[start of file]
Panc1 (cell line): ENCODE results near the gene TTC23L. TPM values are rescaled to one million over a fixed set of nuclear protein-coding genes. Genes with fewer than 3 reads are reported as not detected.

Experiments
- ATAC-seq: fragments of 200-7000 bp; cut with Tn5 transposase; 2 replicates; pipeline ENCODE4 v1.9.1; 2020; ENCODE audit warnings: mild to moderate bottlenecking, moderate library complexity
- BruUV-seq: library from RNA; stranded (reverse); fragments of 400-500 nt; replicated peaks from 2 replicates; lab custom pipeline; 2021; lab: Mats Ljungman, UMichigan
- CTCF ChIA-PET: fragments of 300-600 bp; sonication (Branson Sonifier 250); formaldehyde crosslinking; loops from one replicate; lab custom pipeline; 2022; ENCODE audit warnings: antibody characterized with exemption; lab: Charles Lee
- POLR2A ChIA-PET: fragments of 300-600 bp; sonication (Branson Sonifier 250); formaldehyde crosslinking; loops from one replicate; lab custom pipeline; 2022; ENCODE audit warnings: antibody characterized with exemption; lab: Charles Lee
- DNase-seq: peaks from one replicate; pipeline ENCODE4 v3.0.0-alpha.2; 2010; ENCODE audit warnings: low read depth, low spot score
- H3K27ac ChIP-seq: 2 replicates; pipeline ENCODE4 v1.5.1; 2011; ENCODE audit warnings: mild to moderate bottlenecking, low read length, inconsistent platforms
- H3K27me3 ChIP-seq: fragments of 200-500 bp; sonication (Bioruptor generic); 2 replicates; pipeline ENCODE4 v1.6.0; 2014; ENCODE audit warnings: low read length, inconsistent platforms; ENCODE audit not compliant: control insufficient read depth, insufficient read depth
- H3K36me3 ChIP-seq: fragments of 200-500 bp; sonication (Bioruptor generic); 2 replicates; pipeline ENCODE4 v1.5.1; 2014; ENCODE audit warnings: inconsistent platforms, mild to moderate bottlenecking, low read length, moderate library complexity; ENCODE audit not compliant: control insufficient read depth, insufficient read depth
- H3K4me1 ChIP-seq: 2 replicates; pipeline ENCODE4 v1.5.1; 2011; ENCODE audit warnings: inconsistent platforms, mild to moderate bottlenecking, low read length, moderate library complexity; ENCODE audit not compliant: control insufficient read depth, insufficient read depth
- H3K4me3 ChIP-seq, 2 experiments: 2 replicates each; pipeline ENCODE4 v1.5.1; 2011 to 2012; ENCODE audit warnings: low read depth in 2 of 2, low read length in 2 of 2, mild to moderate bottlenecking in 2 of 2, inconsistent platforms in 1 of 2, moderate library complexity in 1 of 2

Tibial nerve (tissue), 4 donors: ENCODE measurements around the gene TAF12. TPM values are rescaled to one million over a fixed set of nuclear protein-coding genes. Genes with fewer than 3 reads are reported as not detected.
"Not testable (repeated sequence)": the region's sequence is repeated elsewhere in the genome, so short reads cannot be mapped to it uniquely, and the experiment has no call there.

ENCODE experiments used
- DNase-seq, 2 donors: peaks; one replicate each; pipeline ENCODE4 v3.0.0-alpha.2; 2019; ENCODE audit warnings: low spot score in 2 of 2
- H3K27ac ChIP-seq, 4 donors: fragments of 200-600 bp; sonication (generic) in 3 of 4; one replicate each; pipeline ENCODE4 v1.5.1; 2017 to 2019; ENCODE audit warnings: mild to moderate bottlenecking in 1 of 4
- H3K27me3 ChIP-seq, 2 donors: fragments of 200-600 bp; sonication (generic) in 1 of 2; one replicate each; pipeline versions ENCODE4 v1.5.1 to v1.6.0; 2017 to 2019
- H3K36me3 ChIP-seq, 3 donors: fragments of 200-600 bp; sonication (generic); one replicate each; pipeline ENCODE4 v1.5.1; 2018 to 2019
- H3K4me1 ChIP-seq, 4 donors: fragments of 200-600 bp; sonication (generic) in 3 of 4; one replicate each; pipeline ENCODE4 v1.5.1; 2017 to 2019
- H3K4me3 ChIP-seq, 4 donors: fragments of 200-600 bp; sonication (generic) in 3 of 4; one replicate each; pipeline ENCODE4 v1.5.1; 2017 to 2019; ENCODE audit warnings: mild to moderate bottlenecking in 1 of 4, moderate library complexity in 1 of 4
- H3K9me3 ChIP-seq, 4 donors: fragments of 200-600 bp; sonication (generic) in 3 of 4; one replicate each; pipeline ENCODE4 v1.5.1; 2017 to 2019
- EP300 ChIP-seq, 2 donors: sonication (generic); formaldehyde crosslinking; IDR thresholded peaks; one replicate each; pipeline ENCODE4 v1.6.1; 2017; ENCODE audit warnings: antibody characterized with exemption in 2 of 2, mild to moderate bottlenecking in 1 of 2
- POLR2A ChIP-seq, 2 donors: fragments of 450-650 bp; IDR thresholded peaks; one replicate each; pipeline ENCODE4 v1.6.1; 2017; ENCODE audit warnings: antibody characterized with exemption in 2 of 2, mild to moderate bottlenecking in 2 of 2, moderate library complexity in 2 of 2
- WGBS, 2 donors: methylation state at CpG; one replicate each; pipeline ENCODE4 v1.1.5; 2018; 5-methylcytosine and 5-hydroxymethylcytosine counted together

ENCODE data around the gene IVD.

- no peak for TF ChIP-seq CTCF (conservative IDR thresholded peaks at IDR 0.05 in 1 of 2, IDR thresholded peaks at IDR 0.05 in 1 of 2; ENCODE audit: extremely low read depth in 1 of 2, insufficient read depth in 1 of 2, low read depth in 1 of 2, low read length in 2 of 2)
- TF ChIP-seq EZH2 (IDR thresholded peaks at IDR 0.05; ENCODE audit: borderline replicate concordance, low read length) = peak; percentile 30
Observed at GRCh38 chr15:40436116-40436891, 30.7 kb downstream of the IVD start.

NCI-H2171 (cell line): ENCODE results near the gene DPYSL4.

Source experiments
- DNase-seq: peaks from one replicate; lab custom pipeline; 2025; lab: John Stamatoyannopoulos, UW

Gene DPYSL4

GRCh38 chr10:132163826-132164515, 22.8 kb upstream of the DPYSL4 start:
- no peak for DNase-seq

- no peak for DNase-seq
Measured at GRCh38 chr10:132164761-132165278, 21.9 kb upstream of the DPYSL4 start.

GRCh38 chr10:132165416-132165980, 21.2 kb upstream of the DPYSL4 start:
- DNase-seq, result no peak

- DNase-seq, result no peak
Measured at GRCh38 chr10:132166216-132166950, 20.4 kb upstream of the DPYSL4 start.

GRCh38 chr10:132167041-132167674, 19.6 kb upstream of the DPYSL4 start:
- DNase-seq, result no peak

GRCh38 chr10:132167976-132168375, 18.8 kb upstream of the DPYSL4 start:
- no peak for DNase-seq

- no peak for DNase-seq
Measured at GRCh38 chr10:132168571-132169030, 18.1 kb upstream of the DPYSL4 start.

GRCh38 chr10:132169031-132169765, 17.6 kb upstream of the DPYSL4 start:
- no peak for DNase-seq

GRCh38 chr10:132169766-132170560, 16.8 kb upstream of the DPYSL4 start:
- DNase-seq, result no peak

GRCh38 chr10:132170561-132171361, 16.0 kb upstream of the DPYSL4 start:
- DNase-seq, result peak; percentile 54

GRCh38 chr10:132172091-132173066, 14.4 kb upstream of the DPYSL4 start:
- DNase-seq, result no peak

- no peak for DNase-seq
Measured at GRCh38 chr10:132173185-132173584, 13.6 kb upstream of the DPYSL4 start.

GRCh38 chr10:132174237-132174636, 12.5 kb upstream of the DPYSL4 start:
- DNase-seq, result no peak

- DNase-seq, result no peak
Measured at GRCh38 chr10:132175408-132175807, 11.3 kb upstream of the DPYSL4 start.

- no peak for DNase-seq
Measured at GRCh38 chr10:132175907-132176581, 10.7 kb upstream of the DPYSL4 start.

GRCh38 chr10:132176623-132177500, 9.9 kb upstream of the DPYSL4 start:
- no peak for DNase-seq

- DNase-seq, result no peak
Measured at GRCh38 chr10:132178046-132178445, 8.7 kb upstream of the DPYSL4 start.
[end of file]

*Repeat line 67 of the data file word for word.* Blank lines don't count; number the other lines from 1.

Measured at GRCh38 chr10:132178046-132178445, 8.7 kb upstream of the DPYSL4 start.